He doesn’t demand the ball, which makes him even more dangerous. He plays a smart game and doesn’t force things that aren’t there.
If he is at the 3 position, he will easily take advantage of a smaller defender on offense and on the boards. If playing the 4, he will cause matchup problems because of his ability to play offense so far away from the basket.
Enes Kanter from Kentucky may very well be the next superstar center in the NBA. He has the most polished game of all the bigs in this year’s draft.
He is 6’11”, 260 pounds and has enough strength to push you around but enough skill to outsmart you. He has soft hands, allowing him to secure quick passes and rebounds in traffic.
He plays with a high motor and doesn’t shy away from contact. He is great on the glass and can score in different ways.
If you want to go to the post, he will post you up. If he’s a little farther from the basket then he’ll face up and shoot over you. He’s also very good from the free-throw line.
People who have been around him says he has a great work ethic, which is the first asset you need to become a great player.
Duke super-freshman Kyrie Irving became a household name after playing just eight games before missing the rest of the regular season and ACC tournament with a turf toe injury. He would later return to the lineup for the Blue Devils' two NCAA tournament games before they were defeated by Arizona.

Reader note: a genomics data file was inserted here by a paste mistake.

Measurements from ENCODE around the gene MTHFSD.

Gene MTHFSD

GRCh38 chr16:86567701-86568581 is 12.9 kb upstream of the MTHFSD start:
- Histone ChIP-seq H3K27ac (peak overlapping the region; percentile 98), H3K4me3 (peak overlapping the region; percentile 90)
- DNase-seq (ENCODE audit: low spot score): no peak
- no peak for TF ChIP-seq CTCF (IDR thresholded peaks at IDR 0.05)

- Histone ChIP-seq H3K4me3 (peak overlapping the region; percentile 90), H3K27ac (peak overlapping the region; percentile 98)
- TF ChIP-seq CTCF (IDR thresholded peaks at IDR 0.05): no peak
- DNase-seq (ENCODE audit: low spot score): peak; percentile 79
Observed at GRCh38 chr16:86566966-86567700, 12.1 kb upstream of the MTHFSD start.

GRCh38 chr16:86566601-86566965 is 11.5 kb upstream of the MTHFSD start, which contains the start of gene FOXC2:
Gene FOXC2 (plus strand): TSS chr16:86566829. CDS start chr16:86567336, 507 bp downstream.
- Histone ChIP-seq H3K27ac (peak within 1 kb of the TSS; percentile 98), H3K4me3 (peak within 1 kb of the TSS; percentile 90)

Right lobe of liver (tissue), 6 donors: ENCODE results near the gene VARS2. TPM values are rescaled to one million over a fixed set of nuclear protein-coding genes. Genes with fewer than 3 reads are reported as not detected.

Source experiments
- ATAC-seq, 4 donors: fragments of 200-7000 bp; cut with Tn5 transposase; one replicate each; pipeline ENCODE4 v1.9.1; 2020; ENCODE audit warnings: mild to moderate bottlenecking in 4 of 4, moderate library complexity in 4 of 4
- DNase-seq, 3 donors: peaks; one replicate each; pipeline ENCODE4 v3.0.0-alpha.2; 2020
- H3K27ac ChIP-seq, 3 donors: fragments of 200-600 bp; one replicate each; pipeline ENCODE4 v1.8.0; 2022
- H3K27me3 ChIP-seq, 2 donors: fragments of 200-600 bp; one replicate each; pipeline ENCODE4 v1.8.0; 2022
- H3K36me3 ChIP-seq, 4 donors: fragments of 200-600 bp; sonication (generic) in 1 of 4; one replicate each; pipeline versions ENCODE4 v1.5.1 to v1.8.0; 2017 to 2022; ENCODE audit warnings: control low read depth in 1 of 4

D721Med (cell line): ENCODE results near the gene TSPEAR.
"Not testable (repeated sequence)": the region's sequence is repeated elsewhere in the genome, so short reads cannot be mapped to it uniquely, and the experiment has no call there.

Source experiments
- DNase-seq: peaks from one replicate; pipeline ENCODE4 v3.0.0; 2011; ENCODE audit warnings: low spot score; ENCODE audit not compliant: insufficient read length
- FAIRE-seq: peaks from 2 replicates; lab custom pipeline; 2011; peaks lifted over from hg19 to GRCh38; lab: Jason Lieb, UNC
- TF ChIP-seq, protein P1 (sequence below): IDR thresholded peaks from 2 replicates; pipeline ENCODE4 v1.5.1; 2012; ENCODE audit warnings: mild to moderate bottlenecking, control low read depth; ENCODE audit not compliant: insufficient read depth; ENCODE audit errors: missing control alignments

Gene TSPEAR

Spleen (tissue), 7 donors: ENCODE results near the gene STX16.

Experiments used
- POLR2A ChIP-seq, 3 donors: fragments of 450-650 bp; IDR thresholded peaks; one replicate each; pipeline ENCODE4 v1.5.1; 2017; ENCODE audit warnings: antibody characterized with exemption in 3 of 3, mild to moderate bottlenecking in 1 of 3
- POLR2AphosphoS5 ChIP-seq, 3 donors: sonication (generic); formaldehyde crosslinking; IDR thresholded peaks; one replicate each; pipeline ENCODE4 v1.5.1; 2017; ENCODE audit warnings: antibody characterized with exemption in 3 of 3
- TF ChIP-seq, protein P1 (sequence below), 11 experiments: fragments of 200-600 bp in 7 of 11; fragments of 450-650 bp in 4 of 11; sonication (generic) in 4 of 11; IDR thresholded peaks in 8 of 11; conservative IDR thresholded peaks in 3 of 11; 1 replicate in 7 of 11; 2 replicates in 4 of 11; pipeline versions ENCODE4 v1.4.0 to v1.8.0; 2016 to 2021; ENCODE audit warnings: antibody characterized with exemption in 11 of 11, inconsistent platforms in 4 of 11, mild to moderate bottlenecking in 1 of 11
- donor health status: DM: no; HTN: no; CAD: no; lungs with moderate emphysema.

Although visibly a step slower and rusty when he returned, Irving had already done enough to solidify himself as the nation’s best point guard. He has standard size for an NBA point guard and displayed NBA qualities during his brief tenure for the Blue Devils.
Considered the only pure point guard in the draft, Irving plays an unselfish game but can score at will. He has great change of direction and outstanding handles.
His playmaking and quickness are his best attributes. He excels in the open court and makes the right decisions in the half court, too.
Also, Irving isn’t afraid to drive the ball amongst the giants and is a creative finisher.